Some employers plan to remove alcohol from holiday parties

It's the holiday season, but some employers are feeling less than cheery about the series of high-profile workplace sex scandals taking over the headlines. The typical office holiday party may change as a result.

Now, a number of companies are eliminating alcohol all together from their annual gatherings.

The number of company parties serving alcohol is down about 20 percent this year, according to a survey. Other companies are hiring party monitors, issuing drink tickets and using other means to control how much you drink on their watch.

A Chicago consulting company says the economy has something to do with it; however, many suspect all the high-profile workplace sex scandals have something to do with it.

"It helps both sides of the table. Keeps people from getting themselves in a situation they don't want and then the company does have to be responsible for the situation that might arise," Dr. Monique Howard said.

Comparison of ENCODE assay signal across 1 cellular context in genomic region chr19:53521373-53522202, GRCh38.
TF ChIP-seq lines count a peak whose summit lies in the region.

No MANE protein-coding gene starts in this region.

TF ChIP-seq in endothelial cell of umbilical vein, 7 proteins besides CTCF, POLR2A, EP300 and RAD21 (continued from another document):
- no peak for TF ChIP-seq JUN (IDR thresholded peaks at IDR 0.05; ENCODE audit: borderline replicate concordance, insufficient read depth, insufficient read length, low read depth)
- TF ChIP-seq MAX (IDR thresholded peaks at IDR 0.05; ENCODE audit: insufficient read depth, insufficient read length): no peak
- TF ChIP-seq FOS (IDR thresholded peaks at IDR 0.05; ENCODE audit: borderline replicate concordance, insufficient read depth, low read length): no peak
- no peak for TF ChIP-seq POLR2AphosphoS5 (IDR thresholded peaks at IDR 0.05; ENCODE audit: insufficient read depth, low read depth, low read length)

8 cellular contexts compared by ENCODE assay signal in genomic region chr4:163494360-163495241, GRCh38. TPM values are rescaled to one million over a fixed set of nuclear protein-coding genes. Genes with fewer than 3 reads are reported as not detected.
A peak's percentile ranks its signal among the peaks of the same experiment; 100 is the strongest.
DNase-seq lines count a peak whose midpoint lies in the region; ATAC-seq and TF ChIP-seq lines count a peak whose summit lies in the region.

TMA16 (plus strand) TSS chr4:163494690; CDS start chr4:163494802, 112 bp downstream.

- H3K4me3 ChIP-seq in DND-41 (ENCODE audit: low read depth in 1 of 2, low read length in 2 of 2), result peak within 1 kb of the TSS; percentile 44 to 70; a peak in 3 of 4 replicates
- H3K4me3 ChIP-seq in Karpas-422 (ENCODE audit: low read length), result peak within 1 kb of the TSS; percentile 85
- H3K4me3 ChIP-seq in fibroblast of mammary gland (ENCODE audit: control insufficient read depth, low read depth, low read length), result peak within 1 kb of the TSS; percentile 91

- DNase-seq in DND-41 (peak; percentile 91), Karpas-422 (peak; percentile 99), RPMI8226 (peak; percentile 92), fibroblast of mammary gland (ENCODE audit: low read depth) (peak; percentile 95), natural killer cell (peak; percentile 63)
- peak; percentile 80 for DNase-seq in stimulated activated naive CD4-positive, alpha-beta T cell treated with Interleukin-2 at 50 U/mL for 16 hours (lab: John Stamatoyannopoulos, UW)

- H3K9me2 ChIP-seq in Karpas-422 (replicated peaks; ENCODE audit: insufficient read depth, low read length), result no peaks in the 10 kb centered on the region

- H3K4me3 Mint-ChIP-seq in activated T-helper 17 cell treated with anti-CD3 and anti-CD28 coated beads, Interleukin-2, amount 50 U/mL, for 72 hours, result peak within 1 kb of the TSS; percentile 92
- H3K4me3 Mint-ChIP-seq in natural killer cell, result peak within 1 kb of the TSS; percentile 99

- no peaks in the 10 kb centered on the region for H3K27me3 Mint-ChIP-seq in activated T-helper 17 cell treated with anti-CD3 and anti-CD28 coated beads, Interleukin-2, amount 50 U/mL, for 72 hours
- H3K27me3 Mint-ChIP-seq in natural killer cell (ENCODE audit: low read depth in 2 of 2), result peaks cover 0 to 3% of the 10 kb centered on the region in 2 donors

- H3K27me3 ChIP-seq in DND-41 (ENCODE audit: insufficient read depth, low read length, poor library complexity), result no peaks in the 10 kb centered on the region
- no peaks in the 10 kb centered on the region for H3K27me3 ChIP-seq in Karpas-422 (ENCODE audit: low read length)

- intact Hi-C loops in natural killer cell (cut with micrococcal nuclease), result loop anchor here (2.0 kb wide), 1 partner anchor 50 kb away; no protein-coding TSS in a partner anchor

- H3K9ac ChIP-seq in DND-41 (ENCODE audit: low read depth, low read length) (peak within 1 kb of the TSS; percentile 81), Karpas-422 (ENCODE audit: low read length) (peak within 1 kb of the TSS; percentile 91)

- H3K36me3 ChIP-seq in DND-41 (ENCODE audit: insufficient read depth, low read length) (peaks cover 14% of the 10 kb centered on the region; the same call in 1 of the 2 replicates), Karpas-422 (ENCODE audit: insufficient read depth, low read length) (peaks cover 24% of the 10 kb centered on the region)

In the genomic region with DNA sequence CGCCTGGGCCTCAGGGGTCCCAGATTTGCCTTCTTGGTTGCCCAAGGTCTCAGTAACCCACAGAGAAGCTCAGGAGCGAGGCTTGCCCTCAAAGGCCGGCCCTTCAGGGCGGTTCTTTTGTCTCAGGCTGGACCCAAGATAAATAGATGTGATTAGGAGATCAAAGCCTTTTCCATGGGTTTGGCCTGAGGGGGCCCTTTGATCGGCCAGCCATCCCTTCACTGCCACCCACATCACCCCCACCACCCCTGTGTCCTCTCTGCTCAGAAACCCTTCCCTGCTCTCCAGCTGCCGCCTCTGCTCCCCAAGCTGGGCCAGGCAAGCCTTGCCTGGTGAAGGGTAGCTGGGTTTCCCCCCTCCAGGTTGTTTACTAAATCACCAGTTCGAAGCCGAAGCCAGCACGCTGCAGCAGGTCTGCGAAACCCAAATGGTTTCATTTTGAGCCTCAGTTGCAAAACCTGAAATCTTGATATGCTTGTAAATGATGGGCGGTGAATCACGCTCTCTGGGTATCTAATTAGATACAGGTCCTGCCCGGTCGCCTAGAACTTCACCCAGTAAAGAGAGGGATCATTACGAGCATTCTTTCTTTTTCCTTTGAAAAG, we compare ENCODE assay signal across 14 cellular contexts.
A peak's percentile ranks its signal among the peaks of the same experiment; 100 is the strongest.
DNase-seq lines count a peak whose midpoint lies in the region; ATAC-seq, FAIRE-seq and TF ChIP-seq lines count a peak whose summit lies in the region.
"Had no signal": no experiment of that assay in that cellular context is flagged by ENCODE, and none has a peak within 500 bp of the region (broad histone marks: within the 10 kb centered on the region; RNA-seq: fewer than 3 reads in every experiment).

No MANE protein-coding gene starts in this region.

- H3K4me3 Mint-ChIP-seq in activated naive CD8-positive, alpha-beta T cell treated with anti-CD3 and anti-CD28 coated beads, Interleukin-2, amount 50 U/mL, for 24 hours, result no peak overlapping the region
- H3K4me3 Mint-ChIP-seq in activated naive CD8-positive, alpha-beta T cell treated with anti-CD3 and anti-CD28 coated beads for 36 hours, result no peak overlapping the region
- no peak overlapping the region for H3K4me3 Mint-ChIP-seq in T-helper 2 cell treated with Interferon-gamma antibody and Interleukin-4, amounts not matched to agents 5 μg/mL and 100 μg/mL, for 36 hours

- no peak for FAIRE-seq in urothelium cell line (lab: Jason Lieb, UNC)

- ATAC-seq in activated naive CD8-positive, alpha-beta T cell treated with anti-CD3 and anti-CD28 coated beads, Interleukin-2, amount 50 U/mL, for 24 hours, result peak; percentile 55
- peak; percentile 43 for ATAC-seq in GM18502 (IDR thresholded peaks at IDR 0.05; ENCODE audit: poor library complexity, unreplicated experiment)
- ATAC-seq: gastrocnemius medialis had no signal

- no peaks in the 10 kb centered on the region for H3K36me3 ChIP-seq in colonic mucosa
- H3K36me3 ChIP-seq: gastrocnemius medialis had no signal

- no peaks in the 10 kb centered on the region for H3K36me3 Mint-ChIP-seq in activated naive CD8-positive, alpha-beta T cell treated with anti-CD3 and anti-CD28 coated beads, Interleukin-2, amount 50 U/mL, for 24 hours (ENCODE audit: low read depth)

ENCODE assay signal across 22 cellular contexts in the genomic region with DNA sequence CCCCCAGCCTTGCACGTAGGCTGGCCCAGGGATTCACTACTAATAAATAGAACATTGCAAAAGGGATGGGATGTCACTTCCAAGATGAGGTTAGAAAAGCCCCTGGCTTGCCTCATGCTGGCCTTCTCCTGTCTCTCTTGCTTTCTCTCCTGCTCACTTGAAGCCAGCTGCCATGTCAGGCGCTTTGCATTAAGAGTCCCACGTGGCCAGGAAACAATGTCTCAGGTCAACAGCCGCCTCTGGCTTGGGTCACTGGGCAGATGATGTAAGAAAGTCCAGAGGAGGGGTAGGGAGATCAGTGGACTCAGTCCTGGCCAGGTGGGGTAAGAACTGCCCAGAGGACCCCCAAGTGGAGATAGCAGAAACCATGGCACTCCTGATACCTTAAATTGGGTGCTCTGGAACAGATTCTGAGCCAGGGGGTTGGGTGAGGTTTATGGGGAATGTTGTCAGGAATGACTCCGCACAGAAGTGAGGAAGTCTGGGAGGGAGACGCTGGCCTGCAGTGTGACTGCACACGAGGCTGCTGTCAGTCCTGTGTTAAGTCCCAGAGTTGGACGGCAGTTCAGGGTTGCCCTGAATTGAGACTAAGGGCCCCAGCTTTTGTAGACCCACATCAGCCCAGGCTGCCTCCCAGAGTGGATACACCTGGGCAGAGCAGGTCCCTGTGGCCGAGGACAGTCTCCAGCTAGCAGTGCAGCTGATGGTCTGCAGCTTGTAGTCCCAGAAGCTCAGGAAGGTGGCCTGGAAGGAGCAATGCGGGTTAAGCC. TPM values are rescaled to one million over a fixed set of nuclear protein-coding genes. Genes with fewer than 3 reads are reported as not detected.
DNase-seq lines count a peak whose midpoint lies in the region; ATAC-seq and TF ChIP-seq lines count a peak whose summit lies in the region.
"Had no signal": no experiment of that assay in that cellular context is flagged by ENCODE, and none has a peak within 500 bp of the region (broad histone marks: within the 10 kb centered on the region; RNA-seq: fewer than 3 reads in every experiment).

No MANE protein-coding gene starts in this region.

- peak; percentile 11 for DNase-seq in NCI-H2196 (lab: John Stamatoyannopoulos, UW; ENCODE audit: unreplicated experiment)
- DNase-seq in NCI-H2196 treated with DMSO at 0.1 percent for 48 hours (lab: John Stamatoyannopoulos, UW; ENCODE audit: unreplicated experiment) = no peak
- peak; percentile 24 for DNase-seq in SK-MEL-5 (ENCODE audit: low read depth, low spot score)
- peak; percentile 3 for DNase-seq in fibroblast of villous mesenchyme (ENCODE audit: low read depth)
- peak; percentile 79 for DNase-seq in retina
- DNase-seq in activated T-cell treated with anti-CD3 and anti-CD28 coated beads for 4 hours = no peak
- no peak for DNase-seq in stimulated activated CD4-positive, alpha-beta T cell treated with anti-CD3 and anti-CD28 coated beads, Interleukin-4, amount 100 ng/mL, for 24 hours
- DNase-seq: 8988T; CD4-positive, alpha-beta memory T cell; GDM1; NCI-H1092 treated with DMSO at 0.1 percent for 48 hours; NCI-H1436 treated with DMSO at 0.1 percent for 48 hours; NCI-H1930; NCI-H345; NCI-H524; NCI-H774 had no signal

"The question is--is this just the one piece or does this help bring us down the path?" asks employment attorney Heather Herrington. "The path to real change in long-engrained social behavior."

Herrington, also a member of the Society for Human Resource Management, says people are correct to question if the corporate actions we're seeing produce more than a knee-jerk reaction.

"That would be a concern both personally and professionally. Not just the policies, the lip services, the videos, but what are you really doing in your company to make a real change?"

According to Herrington, there are companies that have been making significant changes, and those tend to have more diverse management teams and cultures that are more open and inclusive.